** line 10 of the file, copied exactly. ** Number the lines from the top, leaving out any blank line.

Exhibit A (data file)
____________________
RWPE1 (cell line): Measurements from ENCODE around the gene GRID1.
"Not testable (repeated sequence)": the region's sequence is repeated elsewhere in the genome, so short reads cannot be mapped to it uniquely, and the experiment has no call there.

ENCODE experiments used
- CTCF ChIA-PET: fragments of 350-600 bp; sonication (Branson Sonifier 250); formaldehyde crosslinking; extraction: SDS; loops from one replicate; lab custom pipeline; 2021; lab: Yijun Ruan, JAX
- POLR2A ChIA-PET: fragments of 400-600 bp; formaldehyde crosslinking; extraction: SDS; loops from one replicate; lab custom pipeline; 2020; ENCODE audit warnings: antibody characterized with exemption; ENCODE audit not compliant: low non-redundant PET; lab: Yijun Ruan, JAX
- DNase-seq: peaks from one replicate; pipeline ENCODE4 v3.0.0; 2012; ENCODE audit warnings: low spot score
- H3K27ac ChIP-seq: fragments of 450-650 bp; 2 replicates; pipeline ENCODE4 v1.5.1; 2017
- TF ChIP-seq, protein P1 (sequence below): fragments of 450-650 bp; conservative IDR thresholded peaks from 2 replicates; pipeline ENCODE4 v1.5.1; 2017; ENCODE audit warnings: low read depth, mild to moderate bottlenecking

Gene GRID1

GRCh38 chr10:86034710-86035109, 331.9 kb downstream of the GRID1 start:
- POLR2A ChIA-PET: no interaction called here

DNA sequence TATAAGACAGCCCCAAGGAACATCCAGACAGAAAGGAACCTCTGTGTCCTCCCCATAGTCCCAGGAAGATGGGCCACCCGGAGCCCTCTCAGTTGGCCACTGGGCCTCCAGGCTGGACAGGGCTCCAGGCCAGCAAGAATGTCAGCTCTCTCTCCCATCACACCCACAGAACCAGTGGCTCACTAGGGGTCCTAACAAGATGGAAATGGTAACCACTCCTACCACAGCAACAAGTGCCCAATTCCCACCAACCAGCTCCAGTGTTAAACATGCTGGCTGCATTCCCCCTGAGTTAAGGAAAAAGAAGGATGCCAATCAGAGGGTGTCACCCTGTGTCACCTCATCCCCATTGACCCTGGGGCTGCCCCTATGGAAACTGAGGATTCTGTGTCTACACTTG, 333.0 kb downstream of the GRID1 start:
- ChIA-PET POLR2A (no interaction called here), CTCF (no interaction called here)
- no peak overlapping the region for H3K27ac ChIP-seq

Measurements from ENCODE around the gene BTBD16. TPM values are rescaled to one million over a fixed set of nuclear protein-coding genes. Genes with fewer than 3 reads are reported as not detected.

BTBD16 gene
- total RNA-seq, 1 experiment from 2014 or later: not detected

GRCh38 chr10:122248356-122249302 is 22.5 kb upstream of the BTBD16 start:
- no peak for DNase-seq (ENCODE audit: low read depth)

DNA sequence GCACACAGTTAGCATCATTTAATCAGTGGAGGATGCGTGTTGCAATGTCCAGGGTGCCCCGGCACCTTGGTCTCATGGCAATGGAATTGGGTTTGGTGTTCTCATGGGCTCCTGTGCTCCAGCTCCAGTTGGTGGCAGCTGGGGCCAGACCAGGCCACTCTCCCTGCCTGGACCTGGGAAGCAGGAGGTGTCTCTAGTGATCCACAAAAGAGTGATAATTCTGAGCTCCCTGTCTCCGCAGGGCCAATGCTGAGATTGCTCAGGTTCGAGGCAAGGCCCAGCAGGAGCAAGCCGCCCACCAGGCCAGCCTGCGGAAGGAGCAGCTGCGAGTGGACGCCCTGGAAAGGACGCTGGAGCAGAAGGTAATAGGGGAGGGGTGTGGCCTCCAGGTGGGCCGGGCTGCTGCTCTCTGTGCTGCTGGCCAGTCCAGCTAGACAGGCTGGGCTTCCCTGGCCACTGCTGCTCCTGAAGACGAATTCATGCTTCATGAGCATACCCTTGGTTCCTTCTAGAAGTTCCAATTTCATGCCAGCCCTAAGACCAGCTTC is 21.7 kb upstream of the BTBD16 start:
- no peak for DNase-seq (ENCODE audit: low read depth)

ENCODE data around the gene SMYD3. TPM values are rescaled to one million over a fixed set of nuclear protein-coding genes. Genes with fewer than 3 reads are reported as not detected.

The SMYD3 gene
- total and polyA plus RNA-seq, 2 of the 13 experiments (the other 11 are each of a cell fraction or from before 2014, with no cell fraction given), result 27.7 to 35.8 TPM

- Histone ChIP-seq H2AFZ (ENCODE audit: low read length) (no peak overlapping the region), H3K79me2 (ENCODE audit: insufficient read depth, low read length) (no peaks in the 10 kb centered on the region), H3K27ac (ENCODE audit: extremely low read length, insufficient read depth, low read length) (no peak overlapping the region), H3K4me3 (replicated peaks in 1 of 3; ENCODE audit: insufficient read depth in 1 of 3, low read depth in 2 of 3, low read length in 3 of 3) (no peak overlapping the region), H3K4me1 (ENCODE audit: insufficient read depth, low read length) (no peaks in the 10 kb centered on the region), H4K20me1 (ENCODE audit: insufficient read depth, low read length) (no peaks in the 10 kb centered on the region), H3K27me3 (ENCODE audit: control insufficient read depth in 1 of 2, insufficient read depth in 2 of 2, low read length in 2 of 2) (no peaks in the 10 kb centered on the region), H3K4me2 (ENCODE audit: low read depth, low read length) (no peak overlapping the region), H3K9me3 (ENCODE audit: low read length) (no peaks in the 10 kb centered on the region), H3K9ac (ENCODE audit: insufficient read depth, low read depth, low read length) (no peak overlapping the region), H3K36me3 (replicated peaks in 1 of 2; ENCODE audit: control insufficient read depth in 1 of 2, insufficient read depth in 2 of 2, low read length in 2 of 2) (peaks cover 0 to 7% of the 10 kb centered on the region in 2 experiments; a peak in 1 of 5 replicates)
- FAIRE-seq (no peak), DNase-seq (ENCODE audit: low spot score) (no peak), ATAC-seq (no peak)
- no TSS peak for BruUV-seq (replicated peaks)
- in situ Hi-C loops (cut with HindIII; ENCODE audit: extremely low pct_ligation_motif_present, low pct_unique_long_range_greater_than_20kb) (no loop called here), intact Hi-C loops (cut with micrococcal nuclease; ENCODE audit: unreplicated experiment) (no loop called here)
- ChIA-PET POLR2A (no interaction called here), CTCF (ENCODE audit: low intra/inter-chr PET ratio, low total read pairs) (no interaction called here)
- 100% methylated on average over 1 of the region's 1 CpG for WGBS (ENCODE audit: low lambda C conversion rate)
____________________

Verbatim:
GRCh38 chr10:86034710-86035109, 331.9 kb downstream of the GRID1 start: